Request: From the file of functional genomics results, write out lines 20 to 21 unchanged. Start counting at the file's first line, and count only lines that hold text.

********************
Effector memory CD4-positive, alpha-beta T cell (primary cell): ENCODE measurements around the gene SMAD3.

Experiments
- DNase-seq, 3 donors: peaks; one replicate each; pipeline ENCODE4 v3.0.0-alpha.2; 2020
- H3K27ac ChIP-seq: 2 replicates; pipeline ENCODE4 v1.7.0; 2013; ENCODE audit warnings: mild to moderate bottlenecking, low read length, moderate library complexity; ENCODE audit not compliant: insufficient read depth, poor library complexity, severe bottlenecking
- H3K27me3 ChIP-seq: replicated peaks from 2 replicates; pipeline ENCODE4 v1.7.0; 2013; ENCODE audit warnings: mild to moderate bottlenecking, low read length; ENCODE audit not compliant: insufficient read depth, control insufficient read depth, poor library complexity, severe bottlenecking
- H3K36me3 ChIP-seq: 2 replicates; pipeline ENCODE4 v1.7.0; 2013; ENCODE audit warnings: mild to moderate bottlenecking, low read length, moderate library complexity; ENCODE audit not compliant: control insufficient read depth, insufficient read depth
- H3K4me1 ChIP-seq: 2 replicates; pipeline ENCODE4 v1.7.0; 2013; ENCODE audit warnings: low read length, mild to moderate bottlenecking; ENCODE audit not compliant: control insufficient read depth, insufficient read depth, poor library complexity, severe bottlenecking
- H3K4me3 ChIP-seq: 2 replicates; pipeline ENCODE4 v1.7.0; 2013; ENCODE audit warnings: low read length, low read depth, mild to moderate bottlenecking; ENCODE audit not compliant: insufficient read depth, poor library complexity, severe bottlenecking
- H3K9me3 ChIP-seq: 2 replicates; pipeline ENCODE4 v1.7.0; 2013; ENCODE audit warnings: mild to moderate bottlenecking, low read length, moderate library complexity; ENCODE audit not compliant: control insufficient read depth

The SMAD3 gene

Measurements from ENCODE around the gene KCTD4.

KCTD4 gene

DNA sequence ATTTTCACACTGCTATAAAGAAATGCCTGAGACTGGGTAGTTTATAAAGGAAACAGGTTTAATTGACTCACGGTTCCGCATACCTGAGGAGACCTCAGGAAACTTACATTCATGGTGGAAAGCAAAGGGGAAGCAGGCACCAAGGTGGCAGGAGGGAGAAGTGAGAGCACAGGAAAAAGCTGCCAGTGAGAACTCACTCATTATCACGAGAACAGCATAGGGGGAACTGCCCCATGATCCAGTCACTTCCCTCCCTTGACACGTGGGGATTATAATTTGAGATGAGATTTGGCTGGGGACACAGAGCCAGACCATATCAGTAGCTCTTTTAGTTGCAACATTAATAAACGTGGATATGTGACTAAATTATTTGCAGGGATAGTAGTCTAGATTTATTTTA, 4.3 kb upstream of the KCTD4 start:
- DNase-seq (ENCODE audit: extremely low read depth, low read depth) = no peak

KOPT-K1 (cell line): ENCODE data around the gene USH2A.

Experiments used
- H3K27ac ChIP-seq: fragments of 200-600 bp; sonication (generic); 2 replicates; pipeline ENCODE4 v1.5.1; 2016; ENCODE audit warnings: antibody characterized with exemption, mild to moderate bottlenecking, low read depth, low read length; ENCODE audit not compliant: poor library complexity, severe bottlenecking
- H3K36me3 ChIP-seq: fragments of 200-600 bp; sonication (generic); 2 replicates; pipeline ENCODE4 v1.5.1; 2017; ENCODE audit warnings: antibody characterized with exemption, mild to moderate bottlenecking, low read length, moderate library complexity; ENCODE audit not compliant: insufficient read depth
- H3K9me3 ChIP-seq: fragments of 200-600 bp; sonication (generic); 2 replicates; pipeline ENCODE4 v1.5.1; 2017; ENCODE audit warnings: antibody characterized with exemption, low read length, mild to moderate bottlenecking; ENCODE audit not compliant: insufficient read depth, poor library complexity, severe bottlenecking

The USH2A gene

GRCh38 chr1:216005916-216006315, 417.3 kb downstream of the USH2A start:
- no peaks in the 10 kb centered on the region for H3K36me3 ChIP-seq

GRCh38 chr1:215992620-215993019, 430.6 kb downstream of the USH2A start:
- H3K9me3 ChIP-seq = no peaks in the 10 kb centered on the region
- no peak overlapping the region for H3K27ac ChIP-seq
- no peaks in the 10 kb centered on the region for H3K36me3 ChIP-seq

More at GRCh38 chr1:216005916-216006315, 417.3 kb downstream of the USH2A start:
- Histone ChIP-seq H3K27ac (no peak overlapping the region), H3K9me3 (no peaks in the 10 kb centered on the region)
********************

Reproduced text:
The USH2A gene

GRCh38 chr1:216005916-216006315, 417.3 kb downstream of the USH2A start: